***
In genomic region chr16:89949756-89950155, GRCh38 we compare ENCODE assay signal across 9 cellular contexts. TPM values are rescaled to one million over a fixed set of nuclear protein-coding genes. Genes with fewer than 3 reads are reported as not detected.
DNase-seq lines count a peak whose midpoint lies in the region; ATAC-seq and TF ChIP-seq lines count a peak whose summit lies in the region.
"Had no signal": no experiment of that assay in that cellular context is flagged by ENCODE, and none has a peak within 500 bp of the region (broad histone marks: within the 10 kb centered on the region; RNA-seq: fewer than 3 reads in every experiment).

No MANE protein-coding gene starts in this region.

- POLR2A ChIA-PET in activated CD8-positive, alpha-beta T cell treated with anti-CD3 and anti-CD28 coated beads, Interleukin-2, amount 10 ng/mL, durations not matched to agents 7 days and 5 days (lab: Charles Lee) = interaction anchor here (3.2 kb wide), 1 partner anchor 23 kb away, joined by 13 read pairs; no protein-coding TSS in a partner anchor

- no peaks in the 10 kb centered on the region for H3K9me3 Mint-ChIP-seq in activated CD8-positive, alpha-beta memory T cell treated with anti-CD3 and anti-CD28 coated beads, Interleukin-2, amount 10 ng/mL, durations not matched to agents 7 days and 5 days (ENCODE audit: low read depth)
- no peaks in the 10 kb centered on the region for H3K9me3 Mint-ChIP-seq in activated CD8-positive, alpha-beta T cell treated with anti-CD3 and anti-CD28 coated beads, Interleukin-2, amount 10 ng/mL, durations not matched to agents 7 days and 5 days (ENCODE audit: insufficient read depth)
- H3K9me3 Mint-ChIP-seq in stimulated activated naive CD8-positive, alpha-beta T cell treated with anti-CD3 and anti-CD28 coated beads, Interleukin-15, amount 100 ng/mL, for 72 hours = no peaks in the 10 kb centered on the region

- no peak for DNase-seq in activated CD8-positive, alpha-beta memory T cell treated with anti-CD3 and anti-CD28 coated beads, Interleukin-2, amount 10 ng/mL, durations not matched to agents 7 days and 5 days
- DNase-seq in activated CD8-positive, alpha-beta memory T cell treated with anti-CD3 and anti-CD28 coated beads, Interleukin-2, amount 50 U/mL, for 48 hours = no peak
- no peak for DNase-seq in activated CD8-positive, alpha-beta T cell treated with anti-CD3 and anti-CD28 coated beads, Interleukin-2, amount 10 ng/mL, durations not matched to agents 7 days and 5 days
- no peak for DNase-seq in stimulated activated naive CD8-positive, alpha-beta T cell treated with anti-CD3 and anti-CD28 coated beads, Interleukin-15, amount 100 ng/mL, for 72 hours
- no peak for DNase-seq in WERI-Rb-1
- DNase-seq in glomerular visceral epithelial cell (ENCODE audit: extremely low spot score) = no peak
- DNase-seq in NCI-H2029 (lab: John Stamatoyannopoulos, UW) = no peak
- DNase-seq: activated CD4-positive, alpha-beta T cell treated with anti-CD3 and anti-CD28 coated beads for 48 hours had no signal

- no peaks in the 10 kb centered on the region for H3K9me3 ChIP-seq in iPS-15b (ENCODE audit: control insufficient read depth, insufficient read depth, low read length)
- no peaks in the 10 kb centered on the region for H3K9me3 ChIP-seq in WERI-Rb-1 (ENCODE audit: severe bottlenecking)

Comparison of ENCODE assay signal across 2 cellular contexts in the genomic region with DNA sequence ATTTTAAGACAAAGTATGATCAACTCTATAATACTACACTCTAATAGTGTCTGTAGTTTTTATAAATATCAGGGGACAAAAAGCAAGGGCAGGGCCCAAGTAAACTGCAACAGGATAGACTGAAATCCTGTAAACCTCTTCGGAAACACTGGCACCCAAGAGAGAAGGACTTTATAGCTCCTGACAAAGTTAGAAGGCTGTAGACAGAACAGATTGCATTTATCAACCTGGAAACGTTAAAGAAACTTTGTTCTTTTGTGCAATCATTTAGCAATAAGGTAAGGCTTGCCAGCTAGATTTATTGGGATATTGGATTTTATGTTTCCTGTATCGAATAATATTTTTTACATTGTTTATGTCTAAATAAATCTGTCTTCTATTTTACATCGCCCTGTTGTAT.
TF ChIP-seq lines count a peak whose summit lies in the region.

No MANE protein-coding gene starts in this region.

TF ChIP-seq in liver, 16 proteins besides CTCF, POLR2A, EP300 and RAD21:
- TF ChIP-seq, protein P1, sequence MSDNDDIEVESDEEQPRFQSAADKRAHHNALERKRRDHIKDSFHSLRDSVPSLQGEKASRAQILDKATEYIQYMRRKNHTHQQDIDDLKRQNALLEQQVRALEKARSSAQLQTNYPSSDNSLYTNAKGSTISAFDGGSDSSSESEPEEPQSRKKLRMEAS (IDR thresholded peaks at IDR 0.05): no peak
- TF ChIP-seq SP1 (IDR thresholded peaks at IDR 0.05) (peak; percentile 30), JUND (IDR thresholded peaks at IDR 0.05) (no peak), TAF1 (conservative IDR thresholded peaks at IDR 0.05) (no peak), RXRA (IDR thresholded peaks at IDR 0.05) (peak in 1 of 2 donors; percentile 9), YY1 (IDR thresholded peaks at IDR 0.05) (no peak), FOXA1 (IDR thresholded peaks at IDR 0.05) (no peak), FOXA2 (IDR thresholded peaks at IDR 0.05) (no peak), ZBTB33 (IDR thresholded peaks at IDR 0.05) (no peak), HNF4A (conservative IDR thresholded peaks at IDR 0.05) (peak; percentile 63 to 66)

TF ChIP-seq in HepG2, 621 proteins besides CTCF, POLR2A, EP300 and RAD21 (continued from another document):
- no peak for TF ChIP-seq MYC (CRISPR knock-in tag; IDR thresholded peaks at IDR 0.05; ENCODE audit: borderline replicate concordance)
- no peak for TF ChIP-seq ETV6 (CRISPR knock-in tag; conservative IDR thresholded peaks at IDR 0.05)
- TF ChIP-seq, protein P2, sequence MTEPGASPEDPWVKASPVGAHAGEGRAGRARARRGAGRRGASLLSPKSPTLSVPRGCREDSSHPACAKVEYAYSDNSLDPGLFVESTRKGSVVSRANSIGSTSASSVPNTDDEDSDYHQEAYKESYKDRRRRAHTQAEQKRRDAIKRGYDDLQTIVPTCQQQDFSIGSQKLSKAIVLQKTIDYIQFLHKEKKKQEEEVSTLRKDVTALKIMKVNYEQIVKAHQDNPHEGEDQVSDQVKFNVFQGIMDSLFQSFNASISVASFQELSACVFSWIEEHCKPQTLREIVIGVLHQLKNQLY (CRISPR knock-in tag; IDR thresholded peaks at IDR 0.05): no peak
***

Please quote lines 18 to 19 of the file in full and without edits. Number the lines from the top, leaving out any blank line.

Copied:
- no peaks in the 10 kb centered on the region for H3K9me3 ChIP-seq in WERI-Rb-1 (ENCODE audit: severe bottlenecking)

Comparison of ENCODE assay signal across 2 cellular contexts in the genomic region with DNA sequence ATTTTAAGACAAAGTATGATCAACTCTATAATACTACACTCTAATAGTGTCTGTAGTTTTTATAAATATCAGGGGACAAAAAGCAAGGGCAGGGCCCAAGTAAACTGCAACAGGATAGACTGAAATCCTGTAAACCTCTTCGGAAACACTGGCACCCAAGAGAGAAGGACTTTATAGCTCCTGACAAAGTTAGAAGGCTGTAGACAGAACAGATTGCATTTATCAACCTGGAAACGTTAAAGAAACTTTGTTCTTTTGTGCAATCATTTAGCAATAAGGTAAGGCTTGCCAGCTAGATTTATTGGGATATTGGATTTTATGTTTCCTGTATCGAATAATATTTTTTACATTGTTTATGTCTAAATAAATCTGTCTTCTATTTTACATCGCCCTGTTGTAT.